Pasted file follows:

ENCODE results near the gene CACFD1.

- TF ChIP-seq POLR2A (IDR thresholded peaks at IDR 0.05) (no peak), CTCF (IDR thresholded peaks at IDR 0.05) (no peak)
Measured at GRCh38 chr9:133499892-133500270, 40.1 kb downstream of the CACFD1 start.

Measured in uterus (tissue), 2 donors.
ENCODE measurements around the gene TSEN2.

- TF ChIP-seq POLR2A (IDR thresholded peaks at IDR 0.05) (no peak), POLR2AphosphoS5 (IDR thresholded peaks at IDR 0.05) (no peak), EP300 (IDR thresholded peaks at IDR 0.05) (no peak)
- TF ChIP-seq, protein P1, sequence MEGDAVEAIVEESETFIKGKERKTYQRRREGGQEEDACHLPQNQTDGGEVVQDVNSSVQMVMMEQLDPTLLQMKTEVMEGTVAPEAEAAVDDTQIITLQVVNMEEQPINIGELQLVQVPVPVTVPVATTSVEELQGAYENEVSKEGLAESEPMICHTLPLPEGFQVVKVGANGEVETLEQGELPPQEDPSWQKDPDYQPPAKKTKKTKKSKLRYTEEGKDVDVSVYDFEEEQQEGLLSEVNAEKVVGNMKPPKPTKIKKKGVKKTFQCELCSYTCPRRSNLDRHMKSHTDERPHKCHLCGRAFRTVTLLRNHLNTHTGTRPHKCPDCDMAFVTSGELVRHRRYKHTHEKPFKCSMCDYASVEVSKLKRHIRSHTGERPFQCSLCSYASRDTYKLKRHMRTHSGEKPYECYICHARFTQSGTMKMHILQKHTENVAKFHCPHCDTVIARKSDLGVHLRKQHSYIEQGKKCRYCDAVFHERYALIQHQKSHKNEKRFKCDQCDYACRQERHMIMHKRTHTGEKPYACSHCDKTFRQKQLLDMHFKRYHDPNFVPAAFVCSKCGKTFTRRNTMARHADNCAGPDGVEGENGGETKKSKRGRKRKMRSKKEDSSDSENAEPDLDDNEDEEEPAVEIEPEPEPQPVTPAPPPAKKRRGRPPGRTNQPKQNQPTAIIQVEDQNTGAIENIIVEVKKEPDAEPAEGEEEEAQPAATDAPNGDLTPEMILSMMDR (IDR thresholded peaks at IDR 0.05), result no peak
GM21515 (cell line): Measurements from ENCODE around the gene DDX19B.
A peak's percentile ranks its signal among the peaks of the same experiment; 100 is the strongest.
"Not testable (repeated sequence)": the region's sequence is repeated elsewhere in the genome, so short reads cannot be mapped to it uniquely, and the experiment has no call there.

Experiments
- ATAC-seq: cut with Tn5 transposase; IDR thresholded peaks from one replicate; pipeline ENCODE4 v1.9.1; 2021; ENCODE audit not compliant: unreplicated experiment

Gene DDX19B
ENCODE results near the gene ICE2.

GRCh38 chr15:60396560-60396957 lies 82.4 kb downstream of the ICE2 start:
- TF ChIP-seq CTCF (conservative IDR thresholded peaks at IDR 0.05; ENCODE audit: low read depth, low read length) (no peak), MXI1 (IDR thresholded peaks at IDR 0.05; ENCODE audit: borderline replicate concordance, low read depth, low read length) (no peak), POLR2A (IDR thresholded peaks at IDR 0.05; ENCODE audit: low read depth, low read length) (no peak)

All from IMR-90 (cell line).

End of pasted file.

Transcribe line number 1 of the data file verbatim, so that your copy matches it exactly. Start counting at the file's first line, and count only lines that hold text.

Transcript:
ENCODE results near the gene CACFD1.